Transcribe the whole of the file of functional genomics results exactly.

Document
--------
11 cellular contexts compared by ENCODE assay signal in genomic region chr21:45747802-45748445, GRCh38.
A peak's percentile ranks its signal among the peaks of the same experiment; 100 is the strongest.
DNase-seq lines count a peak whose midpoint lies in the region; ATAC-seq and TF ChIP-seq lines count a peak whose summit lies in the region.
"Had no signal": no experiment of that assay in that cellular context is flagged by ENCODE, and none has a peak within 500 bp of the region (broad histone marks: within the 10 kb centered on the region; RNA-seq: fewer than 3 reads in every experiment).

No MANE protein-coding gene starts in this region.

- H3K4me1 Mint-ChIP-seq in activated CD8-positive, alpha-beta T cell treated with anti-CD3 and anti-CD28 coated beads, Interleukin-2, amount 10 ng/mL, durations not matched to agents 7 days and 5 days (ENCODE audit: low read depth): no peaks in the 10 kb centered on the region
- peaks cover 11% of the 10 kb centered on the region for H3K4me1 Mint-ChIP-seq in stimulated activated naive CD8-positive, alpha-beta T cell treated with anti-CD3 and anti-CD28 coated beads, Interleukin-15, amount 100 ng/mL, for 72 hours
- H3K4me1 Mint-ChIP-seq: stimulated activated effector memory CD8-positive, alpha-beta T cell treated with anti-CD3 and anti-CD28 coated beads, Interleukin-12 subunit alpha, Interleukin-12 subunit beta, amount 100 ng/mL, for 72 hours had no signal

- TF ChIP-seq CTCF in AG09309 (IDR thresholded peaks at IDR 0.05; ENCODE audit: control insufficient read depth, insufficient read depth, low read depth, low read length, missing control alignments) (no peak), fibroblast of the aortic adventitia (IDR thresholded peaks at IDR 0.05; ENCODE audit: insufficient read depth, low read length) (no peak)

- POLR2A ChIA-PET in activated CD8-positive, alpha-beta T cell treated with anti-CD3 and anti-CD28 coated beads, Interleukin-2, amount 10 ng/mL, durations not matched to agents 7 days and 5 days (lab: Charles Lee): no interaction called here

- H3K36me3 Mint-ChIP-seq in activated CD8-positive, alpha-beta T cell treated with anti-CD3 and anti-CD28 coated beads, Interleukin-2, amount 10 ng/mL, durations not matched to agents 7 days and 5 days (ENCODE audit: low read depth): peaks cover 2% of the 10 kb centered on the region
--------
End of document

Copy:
11 cellular contexts compared by ENCODE assay signal in genomic region chr21:45747802-45748445, GRCh38.
A peak's percentile ranks its signal among the peaks of the same experiment; 100 is the strongest.
DNase-seq lines count a peak whose midpoint lies in the region; ATAC-seq and TF ChIP-seq lines count a peak whose summit lies in the region.
"Had no signal": no experiment of that assay in that cellular context is flagged by ENCODE, and none has a peak within 500 bp of the region (broad histone marks: within the 10 kb centered on the region; RNA-seq: fewer than 3 reads in every experiment).

No MANE protein-coding gene starts in this region.

- H3K4me1 Mint-ChIP-seq in activated CD8-positive, alpha-beta T cell treated with anti-CD3 and anti-CD28 coated beads, Interleukin-2, amount 10 ng/mL, durations not matched to agents 7 days and 5 days (ENCODE audit: low read depth): no peaks in the 10 kb centered on the region
- peaks cover 11% of the 10 kb centered on the region for H3K4me1 Mint-ChIP-seq in stimulated activated naive CD8-positive, alpha-beta T cell treated with anti-CD3 and anti-CD28 coated beads, Interleukin-15, amount 100 ng/mL, for 72 hours
- H3K4me1 Mint-ChIP-seq: stimulated activated effector memory CD8-positive, alpha-beta T cell treated with anti-CD3 and anti-CD28 coated beads, Interleukin-12 subunit alpha, Interleukin-12 subunit beta, amount 100 ng/mL, for 72 hours had no signal

- TF ChIP-seq CTCF in AG09309 (IDR thresholded peaks at IDR 0.05; ENCODE audit: control insufficient read depth, insufficient read depth, low read depth, low read length, missing control alignments) (no peak), fibroblast of the aortic adventitia (IDR thresholded peaks at IDR 0.05; ENCODE audit: insufficient read depth, low read length) (no peak)

- POLR2A ChIA-PET in activated CD8-positive, alpha-beta T cell treated with anti-CD3 and anti-CD28 coated beads, Interleukin-2, amount 10 ng/mL, durations not matched to agents 7 days and 5 days (lab: Charles Lee): no interaction called here

- H3K36me3 Mint-ChIP-seq in activated CD8-positive, alpha-beta T cell treated with anti-CD3 and anti-CD28 coated beads, Interleukin-2, amount 10 ng/mL, durations not matched to agents 7 days and 5 days (ENCODE audit: low read depth): peaks cover 2% of the 10 kb centered on the region